A conservative anti-tax lobbyist has become an unlikely supporter of marijuana reform at the federal level. On Thursday, Grover Norquist, president of Americans for Tax Reform, told reporters that despite never trying cannabis (“absolutely not”), he is against the federal over-taxation of medical and recreation marijuana.
“There’s always a slight giggle factor on the issue dealing with marijuana,” Norquist tells Time magazine. “That said, this is tax policy, this is real stuff. This is important. This is everything from jobs to whether the federal government comes in and writes rules that upsets the apple cart in many, many different states.”
Currently, medical marijuana business owners are prevented from deducting otherwise normal business deductions due to a clause in federal tax law that makes it illegal to deduct taxes for a business involving a federally illegal substance. The law was meant to be a way to tack on sentencing huge drug traffickers, but has proven to be a burden to state-legal marijuana distributors.
Rep. Earl Blumenauer, a Democrat from Oregon, has sponsored a bill this session dubbed the Small Business Tax Equity Act that would allow state-legal cannabis businesses to begin deducting on their taxes.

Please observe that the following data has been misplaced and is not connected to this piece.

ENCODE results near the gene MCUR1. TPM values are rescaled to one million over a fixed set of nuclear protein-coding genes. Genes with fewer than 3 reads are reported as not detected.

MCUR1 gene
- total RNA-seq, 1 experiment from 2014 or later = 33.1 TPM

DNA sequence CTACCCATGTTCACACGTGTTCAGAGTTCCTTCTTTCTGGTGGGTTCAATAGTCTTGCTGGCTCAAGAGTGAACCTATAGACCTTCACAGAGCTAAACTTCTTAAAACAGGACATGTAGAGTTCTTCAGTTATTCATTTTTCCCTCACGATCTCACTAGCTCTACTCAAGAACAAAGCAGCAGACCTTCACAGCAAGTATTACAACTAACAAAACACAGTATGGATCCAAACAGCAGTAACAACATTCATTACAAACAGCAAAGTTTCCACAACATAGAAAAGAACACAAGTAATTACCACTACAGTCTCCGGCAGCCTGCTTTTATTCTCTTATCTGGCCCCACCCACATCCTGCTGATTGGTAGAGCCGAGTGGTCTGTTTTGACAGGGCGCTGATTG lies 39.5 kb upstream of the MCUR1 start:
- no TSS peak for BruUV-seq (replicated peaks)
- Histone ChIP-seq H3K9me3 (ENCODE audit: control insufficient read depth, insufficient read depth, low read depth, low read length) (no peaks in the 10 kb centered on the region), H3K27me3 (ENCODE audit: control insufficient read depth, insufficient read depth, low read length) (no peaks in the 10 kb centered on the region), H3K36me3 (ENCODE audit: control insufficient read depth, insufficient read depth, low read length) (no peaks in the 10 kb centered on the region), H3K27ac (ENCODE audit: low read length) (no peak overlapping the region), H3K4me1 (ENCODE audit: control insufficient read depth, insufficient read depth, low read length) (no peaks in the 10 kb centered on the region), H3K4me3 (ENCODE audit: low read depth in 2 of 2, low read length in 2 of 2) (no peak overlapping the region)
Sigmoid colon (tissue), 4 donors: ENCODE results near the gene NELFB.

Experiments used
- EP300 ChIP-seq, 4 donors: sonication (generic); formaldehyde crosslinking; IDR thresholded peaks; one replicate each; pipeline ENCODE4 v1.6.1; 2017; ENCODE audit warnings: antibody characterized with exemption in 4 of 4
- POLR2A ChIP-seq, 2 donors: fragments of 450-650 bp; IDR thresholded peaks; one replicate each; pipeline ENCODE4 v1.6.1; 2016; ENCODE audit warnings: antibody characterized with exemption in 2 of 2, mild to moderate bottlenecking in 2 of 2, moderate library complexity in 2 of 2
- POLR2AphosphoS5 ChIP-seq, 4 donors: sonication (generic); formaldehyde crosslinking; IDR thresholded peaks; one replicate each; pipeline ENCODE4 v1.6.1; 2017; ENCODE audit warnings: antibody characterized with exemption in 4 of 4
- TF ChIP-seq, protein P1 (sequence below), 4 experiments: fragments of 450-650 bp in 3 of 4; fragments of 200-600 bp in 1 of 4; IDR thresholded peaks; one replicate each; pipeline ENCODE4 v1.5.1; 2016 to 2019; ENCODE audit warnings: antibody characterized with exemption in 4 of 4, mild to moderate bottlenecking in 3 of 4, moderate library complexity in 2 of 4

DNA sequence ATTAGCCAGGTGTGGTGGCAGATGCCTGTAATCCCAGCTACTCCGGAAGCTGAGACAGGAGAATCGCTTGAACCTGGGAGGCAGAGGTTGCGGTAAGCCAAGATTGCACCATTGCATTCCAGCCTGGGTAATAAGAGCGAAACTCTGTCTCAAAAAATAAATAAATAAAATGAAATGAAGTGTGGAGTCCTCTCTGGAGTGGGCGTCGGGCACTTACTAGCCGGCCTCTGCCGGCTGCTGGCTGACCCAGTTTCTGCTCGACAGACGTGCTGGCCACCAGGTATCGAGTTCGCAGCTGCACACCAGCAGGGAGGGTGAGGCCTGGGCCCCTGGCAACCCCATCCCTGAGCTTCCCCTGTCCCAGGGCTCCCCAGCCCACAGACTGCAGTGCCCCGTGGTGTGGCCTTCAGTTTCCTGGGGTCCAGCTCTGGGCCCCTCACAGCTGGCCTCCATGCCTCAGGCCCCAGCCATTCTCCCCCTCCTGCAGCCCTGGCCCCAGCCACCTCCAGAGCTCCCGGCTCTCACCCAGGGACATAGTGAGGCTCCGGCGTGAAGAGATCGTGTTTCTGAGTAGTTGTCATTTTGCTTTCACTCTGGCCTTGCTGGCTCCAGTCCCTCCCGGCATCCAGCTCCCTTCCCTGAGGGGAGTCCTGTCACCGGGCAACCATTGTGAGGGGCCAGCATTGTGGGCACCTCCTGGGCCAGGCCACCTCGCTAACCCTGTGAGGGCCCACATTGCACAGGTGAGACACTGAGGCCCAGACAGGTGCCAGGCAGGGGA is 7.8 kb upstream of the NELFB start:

Norquist says he was made aware of the marijuana taxation problem a few months back. While he’s not a pot supporter, he’s a supporter of state rights and not beating up small businesses with heavy taxes.
“In Colorado and some of these other states, marijuana dispensaries are just legal businesses. They should be treated that way. But federal law makes that difficult to impossible,” says Norquist. “We’ve got to take the IRS out of this issue.”
Unfortunately, Bluemenauer’s bill has been given a slim-to-none chance at being passed or even being considered by the House. Several activists have suggested that the feds aren’t going to quick to cut in half a huge source of revenue.
“I think comprehensive tax reform is not something that is beyond our reach, but it is a heavy lift,” said Blumenauer. “It would be nice to do a little momentum building, and have people work together on things that are common sense and have bipartisan support. And this is a classic example. What we’re doing first is building the understanding of this issue and its support. But I think that this is a perfect item that can be dropped into any tax vehicle going forward.”